Welcome to Episode One Hundred Forty-Six of Lucretius Today. This is a podcast dedicated to the poet Lucretius, who wrote “On The Nature of Things,” the only complete presentation of Epicurean philosophy left to us from the ancient world. Each week we’ll walk you through the ancient Epicurean texts, and we’ll discuss how Epicurean philosophy can apply to you today. If you find the Epicurean worldview attractive, we invite you to join us in the study of Epicurus at EpicureanFriends.com, where you will find a discussion thread for each of our podcast episodes and many other topics.
We’re now in the process of a series of podcasts intended to provide a general overview of Epicurean philosophy based on the organizational structure employed by Norman DeWitt in his book “Epicurus and His Philosophy.” This week we take a look at the three major divisions of Epicurean philosophy. Now let’s join the discussion:
- Epicurus employed teaching devices which are important in understanding his philosophy.
** Setting The ‘Attitude’ or (diathesis, Greek). This device stresses at the very beginning the attitude to take toward the subject. For example, the Principal doctrines set the attitude to take toward gods, death, pleasure, and pain.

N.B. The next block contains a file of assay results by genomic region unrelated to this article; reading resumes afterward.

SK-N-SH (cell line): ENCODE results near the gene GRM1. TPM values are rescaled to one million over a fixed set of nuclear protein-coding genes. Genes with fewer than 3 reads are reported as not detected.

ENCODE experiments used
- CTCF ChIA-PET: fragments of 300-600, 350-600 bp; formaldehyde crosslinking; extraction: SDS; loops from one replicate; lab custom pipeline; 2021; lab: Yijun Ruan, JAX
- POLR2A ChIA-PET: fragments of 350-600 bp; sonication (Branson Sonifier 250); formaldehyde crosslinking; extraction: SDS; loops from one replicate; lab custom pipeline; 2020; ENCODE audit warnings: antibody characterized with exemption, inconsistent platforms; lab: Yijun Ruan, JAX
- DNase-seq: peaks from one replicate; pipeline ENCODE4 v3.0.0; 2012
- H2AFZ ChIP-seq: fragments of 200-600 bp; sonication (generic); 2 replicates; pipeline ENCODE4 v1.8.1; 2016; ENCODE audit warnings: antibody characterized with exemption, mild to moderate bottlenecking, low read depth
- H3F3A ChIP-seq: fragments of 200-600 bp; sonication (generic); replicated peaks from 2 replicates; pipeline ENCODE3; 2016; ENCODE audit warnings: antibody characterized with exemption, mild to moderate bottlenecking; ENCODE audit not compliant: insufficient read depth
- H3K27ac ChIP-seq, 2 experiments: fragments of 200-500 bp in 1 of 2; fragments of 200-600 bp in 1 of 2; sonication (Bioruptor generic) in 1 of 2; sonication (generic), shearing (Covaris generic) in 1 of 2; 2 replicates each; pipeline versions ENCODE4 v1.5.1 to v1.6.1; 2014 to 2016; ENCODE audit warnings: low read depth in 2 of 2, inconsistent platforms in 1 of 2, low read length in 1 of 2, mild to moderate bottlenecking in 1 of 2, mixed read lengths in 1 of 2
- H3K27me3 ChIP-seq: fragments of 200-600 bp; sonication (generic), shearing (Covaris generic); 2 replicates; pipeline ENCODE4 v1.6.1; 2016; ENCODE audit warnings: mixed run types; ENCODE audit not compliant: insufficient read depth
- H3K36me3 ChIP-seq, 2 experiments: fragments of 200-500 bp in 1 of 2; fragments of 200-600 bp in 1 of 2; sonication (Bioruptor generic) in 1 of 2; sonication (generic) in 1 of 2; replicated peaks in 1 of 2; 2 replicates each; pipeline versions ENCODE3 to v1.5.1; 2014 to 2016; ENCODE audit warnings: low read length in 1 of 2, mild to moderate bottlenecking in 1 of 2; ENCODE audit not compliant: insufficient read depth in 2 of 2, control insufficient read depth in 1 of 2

** Start With An ‘Outline’ or the ‘Synoptic View.’ This means starting with the ‘big picture’ before proceeding to detailed discussion of the finer points, so that the fine points are kept in perspective. Epicurus’ teachings were therefore presented in order from the general to the particular.
The first principles of Physics were presented as the Twelve Elementary Principles
The First Epitome of Physics was the Letter to Herodotus
The Second Epitome of Physics is what we have today as the material adapted into poem form in Lucretius On The Nature of Things.
The Full presentation of Physics was the Thirty-Seven Books on Nature.
Ethical passages of 40 Doctrines
Letter to Menoeceus
Longer Works Now Lost.
Epistemological passages of 40 Doctrines
Epistemological passages in “On the Nature of Things”
The “Celestial Book” on Canonics now lost.
Warning: View The Literature On Epicurus With Great Care
Little remains of the trustworthy texts other than a small amount of original material from Epicurus, supplemented by the poem of Lucretius. The secondary literature is mostly hostile and cannot be received uncritically. Most modern scholars prefer to “hunt with the pack” and take the secondary literature at face value. This results in the greatly distorted picture of Epicurus dominant today.
In separating out the false material it is useful to employ another device used by Epicurus: that of contrasting and opposing “True Opinions” against “False Opinions.”